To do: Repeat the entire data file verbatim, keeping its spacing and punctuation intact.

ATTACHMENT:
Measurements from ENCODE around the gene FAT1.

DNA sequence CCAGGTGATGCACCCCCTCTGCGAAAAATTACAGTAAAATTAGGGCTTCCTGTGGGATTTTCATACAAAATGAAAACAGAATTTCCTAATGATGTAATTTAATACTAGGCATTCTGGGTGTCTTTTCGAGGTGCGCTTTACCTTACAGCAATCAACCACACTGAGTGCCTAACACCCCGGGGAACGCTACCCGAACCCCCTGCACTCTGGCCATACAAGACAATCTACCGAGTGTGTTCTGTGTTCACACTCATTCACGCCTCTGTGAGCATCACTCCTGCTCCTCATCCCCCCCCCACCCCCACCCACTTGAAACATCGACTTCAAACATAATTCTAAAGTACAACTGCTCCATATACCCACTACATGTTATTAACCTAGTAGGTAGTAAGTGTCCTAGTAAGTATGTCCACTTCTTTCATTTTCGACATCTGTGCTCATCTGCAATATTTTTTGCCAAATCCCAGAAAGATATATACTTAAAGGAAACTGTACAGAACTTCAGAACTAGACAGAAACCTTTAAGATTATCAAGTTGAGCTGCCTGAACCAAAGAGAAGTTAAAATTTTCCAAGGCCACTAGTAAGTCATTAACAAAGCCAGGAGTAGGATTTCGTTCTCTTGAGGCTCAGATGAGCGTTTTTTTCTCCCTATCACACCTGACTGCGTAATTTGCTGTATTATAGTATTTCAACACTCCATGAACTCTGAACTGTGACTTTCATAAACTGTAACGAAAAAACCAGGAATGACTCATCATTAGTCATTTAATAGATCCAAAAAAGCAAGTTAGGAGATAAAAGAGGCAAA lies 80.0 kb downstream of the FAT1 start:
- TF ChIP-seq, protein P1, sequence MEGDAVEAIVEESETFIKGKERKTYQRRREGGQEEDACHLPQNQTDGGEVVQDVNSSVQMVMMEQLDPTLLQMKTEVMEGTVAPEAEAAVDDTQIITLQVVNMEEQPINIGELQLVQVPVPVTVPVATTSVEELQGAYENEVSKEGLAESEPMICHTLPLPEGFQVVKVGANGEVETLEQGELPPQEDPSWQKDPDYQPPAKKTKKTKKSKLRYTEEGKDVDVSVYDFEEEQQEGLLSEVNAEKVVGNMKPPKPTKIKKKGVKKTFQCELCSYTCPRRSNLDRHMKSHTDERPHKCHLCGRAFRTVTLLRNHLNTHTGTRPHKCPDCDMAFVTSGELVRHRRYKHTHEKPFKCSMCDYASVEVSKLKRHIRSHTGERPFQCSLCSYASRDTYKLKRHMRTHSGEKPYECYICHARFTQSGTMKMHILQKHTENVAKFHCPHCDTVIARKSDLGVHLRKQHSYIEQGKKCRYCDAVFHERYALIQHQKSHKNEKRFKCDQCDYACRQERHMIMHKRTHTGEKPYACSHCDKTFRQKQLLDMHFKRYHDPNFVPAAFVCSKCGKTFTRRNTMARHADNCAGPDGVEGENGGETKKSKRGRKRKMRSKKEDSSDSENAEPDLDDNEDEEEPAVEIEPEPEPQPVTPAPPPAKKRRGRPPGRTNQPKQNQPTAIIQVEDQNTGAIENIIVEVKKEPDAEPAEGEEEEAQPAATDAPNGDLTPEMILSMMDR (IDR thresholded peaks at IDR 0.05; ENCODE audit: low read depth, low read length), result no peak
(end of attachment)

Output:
Measurements from ENCODE around the gene FAT1.

DNA sequence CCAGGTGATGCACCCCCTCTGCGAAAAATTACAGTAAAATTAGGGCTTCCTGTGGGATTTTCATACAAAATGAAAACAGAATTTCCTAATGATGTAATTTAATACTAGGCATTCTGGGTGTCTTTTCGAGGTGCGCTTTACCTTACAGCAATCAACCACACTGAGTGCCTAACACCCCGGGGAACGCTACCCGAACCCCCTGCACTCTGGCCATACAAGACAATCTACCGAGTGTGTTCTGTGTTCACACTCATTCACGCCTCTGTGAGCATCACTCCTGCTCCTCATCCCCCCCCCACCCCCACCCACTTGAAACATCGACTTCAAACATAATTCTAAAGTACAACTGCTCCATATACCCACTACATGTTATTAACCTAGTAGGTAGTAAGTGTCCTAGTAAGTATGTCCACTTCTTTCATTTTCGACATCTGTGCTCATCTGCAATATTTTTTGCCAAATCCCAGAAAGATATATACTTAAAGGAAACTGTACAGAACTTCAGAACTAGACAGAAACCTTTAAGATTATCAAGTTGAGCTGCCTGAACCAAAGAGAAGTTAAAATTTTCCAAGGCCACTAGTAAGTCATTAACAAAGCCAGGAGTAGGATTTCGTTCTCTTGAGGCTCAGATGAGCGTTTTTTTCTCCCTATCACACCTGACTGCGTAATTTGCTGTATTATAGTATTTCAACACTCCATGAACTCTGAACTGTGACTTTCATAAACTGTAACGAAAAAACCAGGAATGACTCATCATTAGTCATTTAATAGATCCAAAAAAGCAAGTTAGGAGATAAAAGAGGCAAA lies 80.0 kb downstream of the FAT1 start:
- TF ChIP-seq, protein P1, sequence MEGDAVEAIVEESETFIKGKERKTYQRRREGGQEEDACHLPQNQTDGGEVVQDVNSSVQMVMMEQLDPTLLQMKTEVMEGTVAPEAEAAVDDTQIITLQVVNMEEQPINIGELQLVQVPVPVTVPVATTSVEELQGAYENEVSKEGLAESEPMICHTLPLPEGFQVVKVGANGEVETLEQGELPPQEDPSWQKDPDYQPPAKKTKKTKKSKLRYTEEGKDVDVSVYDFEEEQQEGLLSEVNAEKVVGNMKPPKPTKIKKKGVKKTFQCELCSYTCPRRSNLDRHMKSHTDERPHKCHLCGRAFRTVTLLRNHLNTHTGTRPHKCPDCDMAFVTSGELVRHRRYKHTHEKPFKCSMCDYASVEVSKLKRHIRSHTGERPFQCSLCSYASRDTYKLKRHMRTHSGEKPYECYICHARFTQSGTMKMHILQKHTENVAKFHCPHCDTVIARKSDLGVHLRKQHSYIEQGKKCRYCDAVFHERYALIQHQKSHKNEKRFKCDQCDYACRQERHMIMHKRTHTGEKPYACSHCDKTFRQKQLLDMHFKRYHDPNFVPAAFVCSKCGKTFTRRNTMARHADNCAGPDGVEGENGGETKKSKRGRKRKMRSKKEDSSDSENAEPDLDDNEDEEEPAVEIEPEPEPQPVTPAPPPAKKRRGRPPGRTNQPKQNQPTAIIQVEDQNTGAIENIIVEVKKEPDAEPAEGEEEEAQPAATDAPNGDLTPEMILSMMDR (IDR thresholded peaks at IDR 0.05; ENCODE audit: low read depth, low read length), result no peak